computers and a Mac lab with 20 desktops. Each teacher has a Mac lap top and Pre-K and K have 5 desktops in each room. All classrooms, including the computer lab, have a smartboard. Many rooms also have a document projector and clickers. Here are two photos of fourth graders using lap tops and clickers. ! I chose to explore fourth grade earth science for my collection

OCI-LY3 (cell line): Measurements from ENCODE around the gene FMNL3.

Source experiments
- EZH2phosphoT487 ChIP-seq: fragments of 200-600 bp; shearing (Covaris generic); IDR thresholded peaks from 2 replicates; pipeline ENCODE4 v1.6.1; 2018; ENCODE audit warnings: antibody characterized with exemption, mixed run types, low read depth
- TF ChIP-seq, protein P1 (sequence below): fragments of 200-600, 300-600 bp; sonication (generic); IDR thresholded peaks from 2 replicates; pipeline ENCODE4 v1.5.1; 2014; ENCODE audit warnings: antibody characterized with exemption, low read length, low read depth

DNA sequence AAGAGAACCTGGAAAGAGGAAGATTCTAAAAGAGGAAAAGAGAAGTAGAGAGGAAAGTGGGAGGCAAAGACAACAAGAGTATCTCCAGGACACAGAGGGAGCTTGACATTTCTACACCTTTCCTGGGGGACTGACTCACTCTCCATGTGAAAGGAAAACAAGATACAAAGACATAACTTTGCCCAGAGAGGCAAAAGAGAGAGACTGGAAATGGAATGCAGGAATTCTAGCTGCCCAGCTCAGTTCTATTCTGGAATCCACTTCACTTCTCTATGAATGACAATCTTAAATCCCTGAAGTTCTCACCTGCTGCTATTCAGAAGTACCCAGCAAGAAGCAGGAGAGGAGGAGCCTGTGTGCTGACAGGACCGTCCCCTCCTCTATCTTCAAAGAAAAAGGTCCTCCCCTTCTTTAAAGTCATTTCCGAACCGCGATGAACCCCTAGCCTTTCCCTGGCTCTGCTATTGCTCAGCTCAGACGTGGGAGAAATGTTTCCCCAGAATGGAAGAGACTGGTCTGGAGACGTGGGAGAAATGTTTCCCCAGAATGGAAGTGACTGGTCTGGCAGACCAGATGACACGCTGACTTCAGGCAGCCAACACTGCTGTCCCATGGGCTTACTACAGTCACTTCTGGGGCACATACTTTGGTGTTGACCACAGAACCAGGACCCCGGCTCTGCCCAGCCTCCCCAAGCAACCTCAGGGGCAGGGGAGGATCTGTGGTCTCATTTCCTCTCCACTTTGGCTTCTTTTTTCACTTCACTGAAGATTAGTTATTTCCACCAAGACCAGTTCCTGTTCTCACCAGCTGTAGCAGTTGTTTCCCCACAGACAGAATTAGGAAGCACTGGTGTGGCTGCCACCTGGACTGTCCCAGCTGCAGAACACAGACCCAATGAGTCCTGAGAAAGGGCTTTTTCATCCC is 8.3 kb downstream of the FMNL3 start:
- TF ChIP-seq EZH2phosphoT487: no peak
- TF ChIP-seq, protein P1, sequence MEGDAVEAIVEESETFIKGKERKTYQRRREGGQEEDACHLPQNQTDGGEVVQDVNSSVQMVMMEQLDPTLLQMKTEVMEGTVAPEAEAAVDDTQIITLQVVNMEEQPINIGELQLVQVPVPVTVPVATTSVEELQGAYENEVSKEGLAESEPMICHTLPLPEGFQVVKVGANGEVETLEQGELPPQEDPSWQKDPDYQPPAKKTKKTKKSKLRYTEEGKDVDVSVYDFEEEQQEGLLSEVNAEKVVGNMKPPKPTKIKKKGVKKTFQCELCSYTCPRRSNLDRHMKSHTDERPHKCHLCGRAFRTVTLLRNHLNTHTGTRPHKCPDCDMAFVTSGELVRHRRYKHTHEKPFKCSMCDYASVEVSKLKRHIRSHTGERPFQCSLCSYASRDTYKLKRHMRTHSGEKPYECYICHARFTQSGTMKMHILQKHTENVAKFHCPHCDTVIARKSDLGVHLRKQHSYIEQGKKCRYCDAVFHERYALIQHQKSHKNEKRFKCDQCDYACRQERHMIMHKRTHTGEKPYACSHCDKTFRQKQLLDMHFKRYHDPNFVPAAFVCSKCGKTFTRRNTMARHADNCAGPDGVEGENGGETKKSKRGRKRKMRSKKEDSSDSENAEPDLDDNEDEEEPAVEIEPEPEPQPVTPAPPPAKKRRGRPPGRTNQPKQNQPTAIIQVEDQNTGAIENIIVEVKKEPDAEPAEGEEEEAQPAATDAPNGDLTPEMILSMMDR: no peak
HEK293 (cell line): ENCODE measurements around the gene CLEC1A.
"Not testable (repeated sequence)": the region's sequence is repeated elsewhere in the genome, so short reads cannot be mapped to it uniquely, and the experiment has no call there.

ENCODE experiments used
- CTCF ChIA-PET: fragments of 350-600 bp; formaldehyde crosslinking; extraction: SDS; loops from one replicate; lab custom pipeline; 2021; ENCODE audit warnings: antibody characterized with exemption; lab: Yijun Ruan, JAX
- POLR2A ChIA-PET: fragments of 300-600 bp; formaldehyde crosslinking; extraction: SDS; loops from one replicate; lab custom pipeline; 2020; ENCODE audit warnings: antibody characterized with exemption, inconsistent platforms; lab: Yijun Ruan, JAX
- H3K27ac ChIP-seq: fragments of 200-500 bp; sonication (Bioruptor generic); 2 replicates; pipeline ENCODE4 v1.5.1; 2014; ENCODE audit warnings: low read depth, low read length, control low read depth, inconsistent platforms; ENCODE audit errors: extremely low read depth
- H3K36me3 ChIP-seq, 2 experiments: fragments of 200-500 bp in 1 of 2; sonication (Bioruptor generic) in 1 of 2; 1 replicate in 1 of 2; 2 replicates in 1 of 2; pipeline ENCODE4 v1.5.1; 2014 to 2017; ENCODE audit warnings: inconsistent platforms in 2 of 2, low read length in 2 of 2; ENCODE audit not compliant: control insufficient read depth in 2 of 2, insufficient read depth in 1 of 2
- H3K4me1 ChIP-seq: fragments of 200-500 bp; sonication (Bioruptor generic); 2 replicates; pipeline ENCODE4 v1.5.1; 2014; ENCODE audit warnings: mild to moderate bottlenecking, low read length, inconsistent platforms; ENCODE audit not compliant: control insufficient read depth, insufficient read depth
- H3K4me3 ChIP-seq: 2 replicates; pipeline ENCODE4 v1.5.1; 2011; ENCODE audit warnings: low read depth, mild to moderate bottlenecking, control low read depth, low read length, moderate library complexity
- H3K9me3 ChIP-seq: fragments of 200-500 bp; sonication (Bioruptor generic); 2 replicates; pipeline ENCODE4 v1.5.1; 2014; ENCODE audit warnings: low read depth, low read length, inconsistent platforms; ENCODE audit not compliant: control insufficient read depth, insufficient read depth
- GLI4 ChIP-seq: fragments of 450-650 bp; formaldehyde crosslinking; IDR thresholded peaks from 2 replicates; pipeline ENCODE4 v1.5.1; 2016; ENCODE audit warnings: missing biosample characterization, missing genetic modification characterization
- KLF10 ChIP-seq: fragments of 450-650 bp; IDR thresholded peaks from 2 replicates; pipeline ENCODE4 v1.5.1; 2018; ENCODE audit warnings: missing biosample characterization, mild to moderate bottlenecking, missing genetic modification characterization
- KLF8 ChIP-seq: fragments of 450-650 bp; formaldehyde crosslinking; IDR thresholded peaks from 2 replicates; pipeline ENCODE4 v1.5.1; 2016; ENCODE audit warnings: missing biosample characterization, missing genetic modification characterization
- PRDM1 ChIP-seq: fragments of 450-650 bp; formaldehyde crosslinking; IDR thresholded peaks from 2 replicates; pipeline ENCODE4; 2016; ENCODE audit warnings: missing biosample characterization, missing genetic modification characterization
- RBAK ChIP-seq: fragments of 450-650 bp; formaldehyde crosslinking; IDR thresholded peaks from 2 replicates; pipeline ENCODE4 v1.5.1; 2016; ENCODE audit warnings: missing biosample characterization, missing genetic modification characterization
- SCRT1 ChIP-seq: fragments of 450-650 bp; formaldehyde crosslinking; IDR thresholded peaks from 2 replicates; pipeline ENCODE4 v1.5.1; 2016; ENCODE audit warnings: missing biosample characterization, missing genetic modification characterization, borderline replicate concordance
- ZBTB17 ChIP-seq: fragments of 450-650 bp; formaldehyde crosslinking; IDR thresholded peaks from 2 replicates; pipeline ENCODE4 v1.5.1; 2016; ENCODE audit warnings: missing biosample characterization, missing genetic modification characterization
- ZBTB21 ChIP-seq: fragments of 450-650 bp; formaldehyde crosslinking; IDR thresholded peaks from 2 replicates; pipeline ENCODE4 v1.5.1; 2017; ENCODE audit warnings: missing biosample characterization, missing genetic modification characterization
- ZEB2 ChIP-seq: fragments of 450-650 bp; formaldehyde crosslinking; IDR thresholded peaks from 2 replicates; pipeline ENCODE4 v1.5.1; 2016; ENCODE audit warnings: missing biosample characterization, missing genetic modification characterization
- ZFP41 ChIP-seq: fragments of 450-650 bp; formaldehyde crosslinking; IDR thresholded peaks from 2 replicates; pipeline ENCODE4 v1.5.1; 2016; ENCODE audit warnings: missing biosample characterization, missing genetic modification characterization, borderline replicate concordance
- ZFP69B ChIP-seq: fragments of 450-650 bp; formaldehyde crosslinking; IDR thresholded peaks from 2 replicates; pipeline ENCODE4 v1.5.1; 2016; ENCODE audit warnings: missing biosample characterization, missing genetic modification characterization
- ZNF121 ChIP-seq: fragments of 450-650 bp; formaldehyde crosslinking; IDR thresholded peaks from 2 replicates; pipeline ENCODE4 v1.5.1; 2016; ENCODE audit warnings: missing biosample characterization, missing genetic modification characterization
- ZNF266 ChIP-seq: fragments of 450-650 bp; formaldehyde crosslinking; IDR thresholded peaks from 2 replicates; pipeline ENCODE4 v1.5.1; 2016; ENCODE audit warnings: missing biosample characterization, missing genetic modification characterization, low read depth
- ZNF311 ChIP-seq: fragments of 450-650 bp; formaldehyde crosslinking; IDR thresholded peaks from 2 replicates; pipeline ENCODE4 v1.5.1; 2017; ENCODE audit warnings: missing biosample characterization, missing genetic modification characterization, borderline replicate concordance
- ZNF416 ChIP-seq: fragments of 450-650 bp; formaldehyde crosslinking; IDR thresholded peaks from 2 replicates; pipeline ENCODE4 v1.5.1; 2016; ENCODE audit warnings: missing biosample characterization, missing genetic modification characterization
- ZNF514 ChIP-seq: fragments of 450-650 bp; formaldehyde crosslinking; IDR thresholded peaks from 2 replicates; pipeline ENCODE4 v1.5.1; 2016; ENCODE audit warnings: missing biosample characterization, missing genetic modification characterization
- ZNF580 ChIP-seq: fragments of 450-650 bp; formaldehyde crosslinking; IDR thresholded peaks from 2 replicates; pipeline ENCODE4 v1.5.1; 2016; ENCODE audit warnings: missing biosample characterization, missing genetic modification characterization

plan. The regular classroom teachers in third, fourth and fth do not teach science at our school. The students go to a science teacher in a science lab several times each week. We have four teachers in fourth grade with 60 students in the entire grade. The homeroom teachers teach language arts, math, and social studies. We have one assistant for

fourth grade. The students go to science for a 45 minute learning period and a double lab period each 7day rotation.

Curriculum Review !

Grade: Fourth!

Topic: Earth Science

Earth Science